Initiating obesity discussions

To initiate a conversation with patients about excess weight, it is important to ask for permission first.1 Without permission, talking about weight may be a sensitive and unwelcome topic.

Different ways to get permission

Start with a general question

  • Tell me more about why you’ve come here today.
  • Do you have any other health concerns that you’d like to talk about?

Tie it to symptoms or other problems that the patient stated

  • Carrying excess weight can be a cause of some of your health concerns. Do you mind if we talk about how weight management could help with this problem?
  • Do you think your weight might be contributing to the problem that you’re having?

Refer to other clinical measures

  • I notice that your body mass index, or BMI, is high, which means you are carrying excess weight for a person of your height. This can affect your health. Is it okay if we talk about your weight?
  • If we can review your previous test results for a moment, I think it may be beneficial to discuss how weight management would help to improve some of these results in the future.
patient conversations

Just ask

  • Would it be all right if we discuss your weight?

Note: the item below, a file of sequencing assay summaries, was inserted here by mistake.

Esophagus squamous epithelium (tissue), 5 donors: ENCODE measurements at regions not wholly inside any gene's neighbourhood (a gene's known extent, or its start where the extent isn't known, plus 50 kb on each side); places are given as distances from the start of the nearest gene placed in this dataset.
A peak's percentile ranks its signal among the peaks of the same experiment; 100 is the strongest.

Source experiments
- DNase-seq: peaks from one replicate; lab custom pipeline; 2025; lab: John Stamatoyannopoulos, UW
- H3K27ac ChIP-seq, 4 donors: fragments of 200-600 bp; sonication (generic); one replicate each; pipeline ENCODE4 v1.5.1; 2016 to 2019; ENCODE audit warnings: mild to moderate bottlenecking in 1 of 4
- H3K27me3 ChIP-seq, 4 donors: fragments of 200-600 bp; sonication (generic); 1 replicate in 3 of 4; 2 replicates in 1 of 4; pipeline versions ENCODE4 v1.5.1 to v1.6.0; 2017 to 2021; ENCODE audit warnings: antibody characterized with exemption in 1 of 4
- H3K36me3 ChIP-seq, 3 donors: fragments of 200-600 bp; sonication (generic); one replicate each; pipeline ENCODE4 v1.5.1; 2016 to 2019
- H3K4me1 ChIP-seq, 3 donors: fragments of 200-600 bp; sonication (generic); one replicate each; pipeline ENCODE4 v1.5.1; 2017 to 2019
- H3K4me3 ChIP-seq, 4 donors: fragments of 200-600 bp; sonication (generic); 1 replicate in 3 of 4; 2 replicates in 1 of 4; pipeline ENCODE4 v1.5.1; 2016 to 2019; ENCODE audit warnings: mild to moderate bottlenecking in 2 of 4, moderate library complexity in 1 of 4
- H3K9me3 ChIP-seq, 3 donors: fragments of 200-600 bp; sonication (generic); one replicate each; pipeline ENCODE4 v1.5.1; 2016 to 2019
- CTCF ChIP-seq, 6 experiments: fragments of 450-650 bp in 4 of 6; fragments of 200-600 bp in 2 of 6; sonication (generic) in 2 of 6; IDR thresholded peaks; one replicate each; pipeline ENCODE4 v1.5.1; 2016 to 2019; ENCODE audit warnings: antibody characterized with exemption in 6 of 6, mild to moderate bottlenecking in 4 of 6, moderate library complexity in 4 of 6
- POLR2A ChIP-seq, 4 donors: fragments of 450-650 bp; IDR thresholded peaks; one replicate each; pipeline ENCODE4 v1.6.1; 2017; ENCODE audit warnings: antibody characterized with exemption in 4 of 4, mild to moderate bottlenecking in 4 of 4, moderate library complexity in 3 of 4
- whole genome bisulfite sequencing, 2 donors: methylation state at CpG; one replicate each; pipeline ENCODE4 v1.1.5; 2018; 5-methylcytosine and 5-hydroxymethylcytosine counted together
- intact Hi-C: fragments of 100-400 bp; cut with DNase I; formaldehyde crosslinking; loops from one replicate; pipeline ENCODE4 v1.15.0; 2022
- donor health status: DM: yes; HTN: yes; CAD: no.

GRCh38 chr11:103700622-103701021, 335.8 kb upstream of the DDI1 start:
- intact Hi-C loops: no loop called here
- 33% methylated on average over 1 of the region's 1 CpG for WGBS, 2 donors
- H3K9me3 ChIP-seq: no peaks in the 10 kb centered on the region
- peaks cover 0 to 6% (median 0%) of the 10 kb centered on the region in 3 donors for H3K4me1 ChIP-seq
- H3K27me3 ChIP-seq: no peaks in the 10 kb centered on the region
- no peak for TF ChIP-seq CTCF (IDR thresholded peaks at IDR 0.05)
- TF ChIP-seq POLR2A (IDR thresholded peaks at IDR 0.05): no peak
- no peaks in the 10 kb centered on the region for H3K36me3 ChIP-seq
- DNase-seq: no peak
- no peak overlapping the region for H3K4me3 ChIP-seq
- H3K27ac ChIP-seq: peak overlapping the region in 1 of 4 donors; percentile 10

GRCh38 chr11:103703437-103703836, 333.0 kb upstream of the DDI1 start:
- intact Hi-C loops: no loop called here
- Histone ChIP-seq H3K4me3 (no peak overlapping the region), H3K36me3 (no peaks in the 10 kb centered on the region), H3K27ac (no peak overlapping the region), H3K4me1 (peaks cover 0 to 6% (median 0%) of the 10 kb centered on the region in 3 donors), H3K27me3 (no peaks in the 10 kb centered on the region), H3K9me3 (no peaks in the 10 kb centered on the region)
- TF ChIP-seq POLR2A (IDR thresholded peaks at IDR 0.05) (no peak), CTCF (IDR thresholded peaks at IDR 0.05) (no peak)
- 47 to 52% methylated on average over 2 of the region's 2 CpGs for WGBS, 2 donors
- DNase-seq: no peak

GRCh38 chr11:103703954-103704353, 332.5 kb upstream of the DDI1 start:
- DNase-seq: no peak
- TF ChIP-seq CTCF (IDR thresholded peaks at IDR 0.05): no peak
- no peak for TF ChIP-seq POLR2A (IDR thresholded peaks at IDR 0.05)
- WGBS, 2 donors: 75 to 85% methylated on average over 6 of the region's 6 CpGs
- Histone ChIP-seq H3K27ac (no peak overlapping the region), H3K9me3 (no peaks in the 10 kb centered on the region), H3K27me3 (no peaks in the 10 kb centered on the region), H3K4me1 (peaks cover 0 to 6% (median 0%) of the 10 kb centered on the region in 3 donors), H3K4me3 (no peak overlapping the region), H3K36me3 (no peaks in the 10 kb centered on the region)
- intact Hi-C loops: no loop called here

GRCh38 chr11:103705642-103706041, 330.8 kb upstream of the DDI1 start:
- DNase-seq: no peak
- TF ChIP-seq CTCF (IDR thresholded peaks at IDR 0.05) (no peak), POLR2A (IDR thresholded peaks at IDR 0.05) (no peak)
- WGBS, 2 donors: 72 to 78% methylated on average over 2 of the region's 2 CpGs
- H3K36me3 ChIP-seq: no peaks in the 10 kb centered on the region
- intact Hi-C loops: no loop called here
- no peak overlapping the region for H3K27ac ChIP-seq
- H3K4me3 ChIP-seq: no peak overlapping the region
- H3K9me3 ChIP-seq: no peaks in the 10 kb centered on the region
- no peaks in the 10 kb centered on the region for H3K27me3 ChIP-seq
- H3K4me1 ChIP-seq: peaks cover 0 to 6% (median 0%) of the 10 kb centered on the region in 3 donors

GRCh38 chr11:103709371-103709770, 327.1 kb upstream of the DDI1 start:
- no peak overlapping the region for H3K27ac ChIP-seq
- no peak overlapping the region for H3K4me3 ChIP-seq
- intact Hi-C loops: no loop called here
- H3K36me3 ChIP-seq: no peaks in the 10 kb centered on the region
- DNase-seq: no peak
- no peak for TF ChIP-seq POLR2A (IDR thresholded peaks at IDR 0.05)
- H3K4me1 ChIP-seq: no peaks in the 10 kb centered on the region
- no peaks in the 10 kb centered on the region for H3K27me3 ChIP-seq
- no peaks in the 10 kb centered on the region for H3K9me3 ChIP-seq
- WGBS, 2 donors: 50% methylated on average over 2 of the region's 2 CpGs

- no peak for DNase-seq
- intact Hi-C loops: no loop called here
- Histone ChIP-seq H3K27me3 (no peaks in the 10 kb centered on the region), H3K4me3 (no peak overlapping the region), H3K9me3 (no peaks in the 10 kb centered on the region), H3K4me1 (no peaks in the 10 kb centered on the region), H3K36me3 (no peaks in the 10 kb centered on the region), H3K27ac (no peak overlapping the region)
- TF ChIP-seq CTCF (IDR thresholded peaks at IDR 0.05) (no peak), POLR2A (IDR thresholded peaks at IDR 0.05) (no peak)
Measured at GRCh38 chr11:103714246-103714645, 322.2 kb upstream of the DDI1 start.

If the patient seems unwilling or reluctant to discuss weight management, you can summarize and indicate that the patient is not concerned about his or her weight at this time. You can then assure the patient that if weight becomes a concern in the future, the topic can be revisited.


Also in Talking With Patients:


Related Information

Ask, Listen, Inform

Our video, “Discussing Weight with Your Patients,” can help you improve office conversations about obesity.

Patient Materials

Explore materials to help get your patients started with weight management.


  1. Vallis M, Piccinini-Vallis H, Sharma AM, Freedhoff Y. Modified 5 As: Minimal intervention for obesity counseling in primary care. Can Fam Physician. 2013;59:27-31.